In the present study, we internally dialyzed squid axons to a low pHi (6.7), halted dialysis and exposed the axons to , and then computed the equivalent acid-extrusion rate (JH) from the rate of pHi recovery from this acid load. In one series of experiments, in which we used dialysis to vary [ATP]i, we found that simple Michaelis-Menten kinetics describes the dependence of JH on [ATP]i, with an apparent Jmax of 15.6 pmol cm−2 s−1 and an apparent Km of 124 µM. In a second series of experiments, we examined axons dialyzed with a variety of nucleotides to determine if any could support transport in the absence of ATP. We found that only ATPγS supported a statistically significant level of transport. Moreover, as expected for a Na+-driven Cl-HCO3 exchanger, ATPγS supported -stimulated 36Cl efflux. Finally, in a third series of experiments, we asked whether the nucleotides could alter JH in the presence of a background [ATP]i of ~230 µM (control JH = 11.7 pmol cm−2 s−1). We found that 8 mM AMP-PNP modestly decreased transport (JH = 8.0 pmol cm−2 s−1), whereas 1 mM ADPβS modestly increased it (JH = 16.0 pmol cm−2 s−1). Thus, the apparent affinity of Na+-driven Cl–HCO3 exchange for ATP is similar to that of other ATP-dependent processes, and no nucleotide other than ATPγS could support transport in the absence of ATP.
The experiments were conducted at the Marine Biological Laboratory (Woods Hole, MA). Technical details have been described previously (Boron and Russell 1983; Boron 1985; Boron and Knakal 1989). Briefly, a 3–4 cm length of giant axon (400–700 µm in diameter) was dissected from the squid L. pealei and horizontally cannulated in a chamber designed for internal dialysis (Brinley and Mullins 1967). Cellulose acetate dialysis tubing (outer diameter 140 µm) was threaded down the length of the axon and perfused with a dialysis fluid (DF) at ~2.1 µl/min. Also inserted into the axon through opposite cannulas were a pH-sensitive microelectrode (Hinke 1967) and an internal reference microelectrode (filled with 3 M KCl). Details on microelectrode construction, use of high-impedance electrometers and other devices to handle electrode signals, computer acquisition of data and computer control of the experiments have been described elsewhere (Boron and Russell 1983; Boron 1985).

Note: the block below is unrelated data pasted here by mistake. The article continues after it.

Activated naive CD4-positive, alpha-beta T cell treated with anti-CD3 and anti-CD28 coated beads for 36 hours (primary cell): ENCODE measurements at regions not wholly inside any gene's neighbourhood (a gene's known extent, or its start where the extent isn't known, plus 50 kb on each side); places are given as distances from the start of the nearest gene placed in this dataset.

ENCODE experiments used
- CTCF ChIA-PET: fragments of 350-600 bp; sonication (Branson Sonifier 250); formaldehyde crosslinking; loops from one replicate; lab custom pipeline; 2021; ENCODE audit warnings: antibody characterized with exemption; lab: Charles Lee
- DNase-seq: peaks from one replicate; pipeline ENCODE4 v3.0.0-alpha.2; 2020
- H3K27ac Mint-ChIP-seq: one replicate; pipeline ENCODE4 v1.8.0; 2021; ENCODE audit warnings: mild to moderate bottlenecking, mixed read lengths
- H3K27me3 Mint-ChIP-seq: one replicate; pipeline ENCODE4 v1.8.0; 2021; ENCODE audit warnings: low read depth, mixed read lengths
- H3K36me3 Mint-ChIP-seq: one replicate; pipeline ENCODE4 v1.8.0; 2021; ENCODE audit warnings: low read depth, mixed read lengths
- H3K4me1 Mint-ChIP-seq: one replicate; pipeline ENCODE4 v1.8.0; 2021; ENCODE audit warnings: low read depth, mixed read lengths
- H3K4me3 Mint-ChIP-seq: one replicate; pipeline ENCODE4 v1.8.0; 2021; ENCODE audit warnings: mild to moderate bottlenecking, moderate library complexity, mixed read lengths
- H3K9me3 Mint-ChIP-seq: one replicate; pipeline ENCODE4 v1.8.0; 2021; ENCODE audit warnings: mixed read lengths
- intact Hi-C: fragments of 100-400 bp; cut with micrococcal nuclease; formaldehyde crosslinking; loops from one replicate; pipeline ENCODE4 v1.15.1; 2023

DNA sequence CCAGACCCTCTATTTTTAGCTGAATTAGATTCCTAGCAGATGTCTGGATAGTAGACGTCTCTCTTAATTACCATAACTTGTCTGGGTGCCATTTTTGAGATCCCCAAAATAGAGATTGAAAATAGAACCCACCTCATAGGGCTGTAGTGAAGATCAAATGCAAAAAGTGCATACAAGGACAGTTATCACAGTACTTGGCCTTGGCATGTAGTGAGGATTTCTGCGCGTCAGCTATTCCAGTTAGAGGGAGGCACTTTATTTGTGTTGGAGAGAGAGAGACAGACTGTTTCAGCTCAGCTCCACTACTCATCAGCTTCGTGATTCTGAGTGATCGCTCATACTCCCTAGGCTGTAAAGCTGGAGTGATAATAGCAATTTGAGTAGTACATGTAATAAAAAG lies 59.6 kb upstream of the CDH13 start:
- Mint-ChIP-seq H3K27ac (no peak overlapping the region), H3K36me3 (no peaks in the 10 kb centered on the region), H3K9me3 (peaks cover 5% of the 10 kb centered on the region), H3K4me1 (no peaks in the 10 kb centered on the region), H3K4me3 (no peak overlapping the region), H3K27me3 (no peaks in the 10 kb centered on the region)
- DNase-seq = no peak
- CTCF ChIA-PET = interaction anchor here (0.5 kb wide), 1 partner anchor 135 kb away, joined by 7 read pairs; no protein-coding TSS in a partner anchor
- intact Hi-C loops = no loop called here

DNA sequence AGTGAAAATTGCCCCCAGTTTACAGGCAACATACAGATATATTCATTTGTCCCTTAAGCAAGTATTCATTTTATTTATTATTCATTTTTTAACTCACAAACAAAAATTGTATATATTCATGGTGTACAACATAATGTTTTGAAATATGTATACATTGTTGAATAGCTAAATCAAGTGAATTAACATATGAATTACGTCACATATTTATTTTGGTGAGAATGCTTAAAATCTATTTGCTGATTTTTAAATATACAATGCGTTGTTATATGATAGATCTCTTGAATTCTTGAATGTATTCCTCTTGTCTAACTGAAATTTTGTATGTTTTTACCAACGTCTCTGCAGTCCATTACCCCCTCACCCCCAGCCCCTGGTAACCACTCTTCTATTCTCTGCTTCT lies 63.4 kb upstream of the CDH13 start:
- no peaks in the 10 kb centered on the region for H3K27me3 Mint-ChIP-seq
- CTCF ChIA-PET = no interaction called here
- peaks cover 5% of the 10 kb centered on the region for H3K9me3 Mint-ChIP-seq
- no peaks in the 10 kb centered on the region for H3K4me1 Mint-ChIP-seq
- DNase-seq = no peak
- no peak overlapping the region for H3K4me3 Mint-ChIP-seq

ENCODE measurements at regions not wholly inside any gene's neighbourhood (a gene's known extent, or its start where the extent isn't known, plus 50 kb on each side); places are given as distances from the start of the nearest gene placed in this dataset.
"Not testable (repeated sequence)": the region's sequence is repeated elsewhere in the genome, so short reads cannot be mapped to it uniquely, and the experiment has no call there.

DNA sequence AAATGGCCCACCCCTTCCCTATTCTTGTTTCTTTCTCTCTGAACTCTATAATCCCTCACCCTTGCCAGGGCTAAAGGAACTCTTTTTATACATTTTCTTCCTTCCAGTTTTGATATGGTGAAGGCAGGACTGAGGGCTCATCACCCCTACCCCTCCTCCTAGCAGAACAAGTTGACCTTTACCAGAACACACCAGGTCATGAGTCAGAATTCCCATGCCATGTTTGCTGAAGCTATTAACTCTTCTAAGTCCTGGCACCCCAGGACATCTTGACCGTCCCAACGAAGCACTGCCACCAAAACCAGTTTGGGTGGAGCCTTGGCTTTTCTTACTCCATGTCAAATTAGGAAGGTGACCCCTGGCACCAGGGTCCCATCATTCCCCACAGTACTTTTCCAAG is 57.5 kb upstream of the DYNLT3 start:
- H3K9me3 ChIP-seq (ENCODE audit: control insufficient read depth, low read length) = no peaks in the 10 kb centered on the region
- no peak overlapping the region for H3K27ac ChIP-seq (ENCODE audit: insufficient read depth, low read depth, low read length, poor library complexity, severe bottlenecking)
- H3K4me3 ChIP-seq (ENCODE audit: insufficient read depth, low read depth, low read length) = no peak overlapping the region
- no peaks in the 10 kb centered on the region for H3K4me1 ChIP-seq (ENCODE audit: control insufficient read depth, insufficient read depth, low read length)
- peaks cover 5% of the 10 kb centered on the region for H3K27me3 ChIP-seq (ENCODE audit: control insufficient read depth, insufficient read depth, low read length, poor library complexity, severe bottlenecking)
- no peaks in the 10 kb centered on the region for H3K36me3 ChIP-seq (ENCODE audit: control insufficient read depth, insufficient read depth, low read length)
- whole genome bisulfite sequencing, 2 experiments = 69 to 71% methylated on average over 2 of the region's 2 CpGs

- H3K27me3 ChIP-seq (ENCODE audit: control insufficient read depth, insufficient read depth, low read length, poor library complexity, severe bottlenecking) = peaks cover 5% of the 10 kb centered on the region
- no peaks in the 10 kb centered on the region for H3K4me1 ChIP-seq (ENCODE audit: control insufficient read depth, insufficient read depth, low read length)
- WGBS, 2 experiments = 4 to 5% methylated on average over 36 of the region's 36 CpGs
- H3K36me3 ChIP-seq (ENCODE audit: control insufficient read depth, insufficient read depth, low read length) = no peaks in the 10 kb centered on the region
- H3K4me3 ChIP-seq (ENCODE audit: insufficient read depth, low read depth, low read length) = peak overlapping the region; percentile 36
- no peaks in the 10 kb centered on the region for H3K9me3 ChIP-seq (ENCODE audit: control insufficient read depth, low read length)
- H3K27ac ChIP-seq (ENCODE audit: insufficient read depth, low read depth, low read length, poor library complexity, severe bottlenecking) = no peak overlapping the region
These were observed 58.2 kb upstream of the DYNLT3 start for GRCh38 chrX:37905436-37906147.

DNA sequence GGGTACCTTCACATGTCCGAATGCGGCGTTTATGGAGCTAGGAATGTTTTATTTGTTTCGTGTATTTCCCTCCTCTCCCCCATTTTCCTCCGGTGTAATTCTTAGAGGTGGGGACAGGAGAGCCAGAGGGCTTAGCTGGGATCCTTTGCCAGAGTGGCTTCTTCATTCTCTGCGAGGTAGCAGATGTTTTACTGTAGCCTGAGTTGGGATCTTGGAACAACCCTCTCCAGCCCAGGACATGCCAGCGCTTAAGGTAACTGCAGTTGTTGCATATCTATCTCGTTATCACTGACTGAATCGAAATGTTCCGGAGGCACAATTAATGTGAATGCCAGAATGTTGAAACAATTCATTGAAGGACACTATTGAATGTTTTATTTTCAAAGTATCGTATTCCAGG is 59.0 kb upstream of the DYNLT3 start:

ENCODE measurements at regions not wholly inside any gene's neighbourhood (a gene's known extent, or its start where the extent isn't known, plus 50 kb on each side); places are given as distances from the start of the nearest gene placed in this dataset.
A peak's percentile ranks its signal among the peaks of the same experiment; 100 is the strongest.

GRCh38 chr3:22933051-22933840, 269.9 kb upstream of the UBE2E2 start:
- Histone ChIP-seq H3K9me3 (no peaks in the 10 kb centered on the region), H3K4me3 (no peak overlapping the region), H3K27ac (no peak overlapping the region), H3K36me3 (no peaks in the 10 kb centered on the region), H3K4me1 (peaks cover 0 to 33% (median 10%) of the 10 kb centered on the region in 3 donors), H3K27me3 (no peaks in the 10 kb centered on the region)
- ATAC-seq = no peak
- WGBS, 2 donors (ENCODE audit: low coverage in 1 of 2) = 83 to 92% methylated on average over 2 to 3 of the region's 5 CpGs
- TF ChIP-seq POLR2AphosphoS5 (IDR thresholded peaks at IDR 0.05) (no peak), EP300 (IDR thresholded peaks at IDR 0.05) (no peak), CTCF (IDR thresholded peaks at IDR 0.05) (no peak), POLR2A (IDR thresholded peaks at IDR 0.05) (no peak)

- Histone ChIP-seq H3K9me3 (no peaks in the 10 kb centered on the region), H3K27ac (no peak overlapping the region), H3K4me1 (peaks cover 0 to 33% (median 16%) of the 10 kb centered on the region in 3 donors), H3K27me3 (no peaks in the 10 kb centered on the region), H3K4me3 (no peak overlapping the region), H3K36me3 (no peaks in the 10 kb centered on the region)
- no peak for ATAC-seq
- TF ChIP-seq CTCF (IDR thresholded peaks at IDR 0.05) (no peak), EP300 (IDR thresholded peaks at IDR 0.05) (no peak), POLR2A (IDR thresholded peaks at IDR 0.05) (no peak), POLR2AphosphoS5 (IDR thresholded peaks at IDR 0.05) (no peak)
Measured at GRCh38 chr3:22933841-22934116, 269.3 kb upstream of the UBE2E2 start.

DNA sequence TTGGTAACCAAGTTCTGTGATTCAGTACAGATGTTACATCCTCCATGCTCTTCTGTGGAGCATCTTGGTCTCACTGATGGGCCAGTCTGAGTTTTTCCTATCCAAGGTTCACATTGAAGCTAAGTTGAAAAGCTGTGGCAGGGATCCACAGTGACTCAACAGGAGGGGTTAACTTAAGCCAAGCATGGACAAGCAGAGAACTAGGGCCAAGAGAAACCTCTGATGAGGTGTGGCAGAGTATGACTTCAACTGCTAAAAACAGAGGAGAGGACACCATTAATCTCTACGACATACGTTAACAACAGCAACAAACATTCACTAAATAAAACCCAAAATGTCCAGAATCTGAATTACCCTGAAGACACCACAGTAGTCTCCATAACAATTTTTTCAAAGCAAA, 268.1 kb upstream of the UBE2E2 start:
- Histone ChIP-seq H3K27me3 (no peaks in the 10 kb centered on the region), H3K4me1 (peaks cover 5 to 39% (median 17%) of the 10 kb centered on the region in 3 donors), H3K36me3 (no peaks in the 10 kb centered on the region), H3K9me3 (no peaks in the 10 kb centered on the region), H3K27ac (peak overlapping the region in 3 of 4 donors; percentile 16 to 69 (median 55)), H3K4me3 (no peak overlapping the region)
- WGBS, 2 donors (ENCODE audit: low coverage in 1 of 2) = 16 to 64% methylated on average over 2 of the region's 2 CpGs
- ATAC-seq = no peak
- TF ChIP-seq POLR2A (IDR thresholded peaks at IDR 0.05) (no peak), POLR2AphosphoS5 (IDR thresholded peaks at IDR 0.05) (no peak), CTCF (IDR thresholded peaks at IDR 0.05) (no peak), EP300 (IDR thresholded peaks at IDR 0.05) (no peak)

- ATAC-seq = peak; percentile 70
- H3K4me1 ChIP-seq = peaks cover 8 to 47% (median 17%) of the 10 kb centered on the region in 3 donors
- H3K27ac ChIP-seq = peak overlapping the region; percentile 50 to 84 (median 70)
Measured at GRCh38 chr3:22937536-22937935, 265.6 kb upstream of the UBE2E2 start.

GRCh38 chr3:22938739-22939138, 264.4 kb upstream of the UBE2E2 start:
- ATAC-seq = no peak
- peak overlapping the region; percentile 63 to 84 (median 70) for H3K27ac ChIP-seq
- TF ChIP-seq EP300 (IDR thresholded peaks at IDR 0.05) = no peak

The standard -free artificial seawater (ASW) had the following composition (in mM): 425.2 Na+, 12 K+, 3 Ca+, 52.5 Mg2+, 521 Cl−, 5 anionic form of [2-hydroxyethyl]-1-piperazine-propane sulfonic acid (EPPS) and 5 neutral form of EPPS (pK ~ 8.0), 0.1 EDTA=, 1 CN−. The –containing ASW was made by replacing 12 mM KCl with 12 mM KHCO3 and equilibrating with 0.5% CO2, 99.5% O2. Moreover, in this –containing ASW, the EPPS concentration was raised to 30 mM, with corresponding reductions in [Mg2+] and [Cl−] to keep osmolarity constant. All solutions were titrated to pH 8.0 using NaOH or HCl. Osmolarity was adjusted to 965–970 mOsm/kg using mannitol or H2O.
The standard DF for acid loading had the following composition (in mM): 0 Na+, 413.3 K+, 400 Cl−, 14 glutamate, 13.3 anionic form of (2–9N-morpholino)-ethanesulfonic acid (MES), 13.3 neutral form of MES and 0.5 phenol red. The fluid was adjusted to pH 6.7 with NMDG base or HCl. Osmolarity was adjusted to 965–970 mOsm/kg using glycine or H2O.